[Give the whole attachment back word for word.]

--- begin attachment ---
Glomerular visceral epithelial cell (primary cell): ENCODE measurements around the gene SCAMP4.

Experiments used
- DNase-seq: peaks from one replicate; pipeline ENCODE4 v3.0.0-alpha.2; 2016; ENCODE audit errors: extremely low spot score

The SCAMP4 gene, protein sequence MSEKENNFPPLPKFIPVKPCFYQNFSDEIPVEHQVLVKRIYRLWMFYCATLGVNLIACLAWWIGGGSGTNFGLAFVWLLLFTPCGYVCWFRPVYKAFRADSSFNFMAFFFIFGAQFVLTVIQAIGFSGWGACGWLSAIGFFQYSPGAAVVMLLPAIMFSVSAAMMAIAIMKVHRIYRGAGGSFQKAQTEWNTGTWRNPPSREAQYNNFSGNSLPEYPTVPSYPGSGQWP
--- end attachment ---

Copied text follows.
Glomerular visceral epithelial cell (primary cell): ENCODE measurements around the gene SCAMP4.

Experiments used
- DNase-seq: peaks from one replicate; pipeline ENCODE4 v3.0.0-alpha.2; 2016; ENCODE audit errors: extremely low spot score

The SCAMP4 gene, protein sequence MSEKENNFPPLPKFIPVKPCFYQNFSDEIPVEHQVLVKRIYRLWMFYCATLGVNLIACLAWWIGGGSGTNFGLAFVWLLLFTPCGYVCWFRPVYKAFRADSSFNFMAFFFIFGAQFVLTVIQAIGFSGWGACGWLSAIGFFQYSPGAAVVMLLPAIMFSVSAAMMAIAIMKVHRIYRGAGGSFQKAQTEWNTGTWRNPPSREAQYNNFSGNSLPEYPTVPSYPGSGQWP